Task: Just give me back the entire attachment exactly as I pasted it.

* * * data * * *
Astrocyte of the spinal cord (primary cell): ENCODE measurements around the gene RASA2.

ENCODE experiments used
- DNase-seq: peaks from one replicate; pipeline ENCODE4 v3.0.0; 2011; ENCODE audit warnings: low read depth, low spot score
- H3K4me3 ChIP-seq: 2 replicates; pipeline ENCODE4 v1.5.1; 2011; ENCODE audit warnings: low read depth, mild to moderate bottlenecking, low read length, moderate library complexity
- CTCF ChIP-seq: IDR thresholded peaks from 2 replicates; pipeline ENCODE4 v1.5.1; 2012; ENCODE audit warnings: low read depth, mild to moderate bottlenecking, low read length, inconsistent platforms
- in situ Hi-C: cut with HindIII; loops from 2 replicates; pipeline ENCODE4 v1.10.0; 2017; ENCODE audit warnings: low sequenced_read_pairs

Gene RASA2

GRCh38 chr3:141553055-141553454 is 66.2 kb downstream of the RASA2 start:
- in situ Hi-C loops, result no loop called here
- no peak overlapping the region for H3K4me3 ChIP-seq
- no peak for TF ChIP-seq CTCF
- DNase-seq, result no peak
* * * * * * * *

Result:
Astrocyte of the spinal cord (primary cell): ENCODE measurements around the gene RASA2.

ENCODE experiments used
- DNase-seq: peaks from one replicate; pipeline ENCODE4 v3.0.0; 2011; ENCODE audit warnings: low read depth, low spot score
- H3K4me3 ChIP-seq: 2 replicates; pipeline ENCODE4 v1.5.1; 2011; ENCODE audit warnings: low read depth, mild to moderate bottlenecking, low read length, moderate library complexity
- CTCF ChIP-seq: IDR thresholded peaks from 2 replicates; pipeline ENCODE4 v1.5.1; 2012; ENCODE audit warnings: low read depth, mild to moderate bottlenecking, low read length, inconsistent platforms
- in situ Hi-C: cut with HindIII; loops from 2 replicates; pipeline ENCODE4 v1.10.0; 2017; ENCODE audit warnings: low sequenced_read_pairs

Gene RASA2

GRCh38 chr3:141553055-141553454 is 66.2 kb downstream of the RASA2 start:
- in situ Hi-C loops, result no loop called here
- no peak overlapping the region for H3K4me3 ChIP-seq
- no peak for TF ChIP-seq CTCF
- DNase-seq, result no peak